Loved the Trailer…. Can’t Wait… for the Book?

Let’s start with the unnecessary backstory: I wanted to create a truly personalized wedding gift for my friends, and I wracked my brain, searched every google image of black cats available, and just generally over thought the whole thing until I eventually settled on a cutting board engraved with their initials. I swear it’s better than it sounds. Because the font I used for the initials was from Ransom Riggs’ Miss Peregrine’s Home for Peculiar Children and Hollow City, and everything in those books is beau-ti-ful, down to the lettering. (Seriously, both “productions” are works of art.) As far as I know, though, only one member of the couple has actually read the books because: the trailer looked too scary.

That probably is the best book trailer I have seen. (I know it’s up there in its field, as I don’t think many book trailers get Director’s Cuts) It passes my ultimate trailer test: truth in advertising. It’s well made, enticing, and, most importantly, actually captures the spirit of the book. (Sorry to my friend, though, I don’t find it that scary.)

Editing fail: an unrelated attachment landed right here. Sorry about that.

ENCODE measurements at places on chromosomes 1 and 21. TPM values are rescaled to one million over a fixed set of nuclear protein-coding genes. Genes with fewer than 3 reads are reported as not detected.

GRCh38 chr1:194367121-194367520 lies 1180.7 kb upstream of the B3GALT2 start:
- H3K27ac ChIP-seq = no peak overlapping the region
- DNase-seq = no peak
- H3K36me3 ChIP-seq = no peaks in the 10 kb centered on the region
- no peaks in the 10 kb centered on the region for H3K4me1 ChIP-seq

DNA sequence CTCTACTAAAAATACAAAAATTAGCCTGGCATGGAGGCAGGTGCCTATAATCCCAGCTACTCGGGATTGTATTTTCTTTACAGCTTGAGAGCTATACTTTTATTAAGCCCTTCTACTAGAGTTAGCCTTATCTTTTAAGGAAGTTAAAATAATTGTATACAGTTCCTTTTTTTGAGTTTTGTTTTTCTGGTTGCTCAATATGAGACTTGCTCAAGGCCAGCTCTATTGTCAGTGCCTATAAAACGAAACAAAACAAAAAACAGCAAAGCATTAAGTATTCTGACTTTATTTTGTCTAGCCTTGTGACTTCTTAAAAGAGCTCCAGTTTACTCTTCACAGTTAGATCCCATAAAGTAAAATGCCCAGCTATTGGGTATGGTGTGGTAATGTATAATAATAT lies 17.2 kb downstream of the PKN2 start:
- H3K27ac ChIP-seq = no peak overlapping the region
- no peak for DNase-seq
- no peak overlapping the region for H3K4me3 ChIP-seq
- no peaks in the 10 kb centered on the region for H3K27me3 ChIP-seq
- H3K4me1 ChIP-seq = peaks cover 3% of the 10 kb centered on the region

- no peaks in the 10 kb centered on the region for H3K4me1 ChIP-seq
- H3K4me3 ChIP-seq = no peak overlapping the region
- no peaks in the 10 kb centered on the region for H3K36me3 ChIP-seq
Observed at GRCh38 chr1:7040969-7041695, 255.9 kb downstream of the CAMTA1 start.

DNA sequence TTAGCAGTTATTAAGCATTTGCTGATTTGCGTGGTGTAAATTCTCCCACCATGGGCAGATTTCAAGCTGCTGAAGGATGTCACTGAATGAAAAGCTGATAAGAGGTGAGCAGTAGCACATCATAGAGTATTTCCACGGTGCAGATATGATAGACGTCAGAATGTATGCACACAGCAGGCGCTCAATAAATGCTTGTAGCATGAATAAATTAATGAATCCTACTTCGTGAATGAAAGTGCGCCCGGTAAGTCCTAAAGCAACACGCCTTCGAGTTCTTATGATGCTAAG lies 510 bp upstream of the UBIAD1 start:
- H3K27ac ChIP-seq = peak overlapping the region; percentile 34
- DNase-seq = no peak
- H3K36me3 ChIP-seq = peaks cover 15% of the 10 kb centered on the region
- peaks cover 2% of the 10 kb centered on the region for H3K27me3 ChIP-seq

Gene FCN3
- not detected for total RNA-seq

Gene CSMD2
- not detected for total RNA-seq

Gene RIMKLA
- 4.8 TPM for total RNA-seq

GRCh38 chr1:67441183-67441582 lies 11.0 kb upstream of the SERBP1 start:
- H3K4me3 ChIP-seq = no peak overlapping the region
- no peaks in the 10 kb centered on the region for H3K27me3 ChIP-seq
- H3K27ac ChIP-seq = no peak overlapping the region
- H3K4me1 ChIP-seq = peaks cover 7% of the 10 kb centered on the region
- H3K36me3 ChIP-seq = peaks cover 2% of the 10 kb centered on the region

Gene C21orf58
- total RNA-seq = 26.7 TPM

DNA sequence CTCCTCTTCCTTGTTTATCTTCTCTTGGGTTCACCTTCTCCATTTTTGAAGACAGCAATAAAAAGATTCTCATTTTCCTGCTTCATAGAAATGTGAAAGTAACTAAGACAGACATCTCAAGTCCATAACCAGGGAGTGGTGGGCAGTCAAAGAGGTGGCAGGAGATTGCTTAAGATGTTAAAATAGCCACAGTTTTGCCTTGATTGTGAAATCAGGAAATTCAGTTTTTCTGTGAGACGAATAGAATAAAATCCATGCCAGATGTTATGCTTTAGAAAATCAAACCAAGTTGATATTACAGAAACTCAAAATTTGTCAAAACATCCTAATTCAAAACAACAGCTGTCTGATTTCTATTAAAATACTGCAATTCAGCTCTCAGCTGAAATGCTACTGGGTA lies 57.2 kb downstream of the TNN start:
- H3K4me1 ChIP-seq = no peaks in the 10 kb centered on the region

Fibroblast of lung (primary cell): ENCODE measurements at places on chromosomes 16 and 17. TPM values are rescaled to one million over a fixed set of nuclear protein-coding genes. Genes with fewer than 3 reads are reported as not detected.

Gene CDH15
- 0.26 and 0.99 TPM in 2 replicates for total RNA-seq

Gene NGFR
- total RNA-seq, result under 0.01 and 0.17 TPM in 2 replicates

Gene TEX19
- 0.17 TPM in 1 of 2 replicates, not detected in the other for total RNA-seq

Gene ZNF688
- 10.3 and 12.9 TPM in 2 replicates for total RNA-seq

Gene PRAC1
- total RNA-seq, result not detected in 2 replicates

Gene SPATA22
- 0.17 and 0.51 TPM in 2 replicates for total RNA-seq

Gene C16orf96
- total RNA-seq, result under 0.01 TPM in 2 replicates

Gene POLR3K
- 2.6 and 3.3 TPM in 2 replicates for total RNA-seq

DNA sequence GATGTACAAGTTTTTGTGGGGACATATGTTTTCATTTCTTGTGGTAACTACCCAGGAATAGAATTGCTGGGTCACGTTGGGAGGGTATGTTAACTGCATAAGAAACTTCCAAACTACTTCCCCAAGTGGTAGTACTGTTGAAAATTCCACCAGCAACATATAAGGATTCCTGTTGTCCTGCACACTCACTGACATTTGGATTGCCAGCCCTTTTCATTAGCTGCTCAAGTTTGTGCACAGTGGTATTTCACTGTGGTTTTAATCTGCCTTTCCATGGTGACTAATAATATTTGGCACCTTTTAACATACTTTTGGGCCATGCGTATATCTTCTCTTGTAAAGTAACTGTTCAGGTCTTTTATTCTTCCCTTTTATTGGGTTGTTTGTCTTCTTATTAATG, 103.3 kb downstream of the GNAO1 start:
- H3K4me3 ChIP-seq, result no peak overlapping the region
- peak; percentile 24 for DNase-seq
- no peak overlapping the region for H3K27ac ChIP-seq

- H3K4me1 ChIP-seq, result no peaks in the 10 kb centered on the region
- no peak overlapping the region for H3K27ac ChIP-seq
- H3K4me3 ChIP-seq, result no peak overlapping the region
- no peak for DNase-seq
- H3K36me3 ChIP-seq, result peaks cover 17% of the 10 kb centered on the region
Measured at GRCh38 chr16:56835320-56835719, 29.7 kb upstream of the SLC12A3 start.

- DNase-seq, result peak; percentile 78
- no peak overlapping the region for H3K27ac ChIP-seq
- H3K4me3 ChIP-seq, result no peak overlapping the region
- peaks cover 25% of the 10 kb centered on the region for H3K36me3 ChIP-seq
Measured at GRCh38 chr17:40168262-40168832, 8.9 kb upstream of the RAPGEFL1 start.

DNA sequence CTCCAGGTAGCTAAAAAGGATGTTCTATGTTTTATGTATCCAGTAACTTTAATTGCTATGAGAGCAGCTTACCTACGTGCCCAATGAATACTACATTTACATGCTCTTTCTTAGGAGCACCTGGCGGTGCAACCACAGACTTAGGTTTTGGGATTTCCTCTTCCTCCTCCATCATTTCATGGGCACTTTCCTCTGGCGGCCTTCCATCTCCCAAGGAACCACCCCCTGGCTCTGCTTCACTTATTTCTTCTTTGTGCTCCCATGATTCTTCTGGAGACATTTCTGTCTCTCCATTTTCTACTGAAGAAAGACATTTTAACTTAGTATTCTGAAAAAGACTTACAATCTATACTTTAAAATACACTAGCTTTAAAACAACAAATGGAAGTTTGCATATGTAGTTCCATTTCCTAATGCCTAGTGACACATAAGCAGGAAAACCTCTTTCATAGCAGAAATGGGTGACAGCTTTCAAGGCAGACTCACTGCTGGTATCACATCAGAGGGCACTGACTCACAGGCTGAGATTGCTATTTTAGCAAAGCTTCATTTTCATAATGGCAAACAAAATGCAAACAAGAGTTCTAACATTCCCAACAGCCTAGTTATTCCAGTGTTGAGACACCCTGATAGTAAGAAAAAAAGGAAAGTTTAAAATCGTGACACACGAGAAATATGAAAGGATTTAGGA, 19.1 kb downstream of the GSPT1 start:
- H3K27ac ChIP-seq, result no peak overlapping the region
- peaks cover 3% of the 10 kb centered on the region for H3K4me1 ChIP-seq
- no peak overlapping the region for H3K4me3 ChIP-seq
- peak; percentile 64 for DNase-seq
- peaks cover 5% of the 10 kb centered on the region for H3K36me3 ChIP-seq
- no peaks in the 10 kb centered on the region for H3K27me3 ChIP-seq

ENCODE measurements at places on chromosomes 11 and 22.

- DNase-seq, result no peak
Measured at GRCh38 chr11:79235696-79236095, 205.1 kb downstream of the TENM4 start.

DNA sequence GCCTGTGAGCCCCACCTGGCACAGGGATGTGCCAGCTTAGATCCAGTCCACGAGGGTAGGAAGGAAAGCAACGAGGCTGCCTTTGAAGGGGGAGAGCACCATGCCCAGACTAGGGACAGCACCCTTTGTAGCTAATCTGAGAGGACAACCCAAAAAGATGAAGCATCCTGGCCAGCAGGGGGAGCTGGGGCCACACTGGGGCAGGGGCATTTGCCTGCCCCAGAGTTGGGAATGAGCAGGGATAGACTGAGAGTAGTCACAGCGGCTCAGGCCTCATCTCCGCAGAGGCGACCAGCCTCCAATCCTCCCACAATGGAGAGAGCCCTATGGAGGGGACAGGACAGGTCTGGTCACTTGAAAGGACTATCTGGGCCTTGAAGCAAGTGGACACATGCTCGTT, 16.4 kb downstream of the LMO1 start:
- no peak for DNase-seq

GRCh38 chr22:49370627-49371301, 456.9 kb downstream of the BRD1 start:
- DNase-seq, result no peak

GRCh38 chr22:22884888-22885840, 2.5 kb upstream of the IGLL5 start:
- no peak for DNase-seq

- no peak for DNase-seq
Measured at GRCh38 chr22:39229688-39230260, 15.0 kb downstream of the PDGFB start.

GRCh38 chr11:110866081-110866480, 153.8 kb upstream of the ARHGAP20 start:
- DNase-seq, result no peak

I haven’t finished Hollow City yet, but that trailer falls off the mark for me. It calls to mind a particularly creepy episode of The X Files, and the book is more reminiscent of the Goonies than a true work of horror. (And I mean that in the best way)

I haven’t decided how I feel about the trailer for Patrick Ness’ More Than This, but I also can’t think of a way to describe the book to potential readers other than: I know it starts slow, but keep reading it gets f****ing amazing.

Watching these, my wife declared, “They’re query letters for readers!” (Yes, I’ve been doing my research on Querysherk’s blog). The same could be said of the book flap, though, and those descriptions have the advantage of not interfering with the reader’s privilege of visualizing the characters and settings however they please (even if they are sometimes wrong: how many people read The Hunger Games and missed the fact that Rue was, at the very least, not white and then posted angry comments about it on the internet?)

While I understand the premise, I still can’t quite get behind it. Reading activates a different part of my brain, and there’s so much about the author’s writing style that can’t be captured in a different medium.

But then again, they’re still more fun than google searching black cats.


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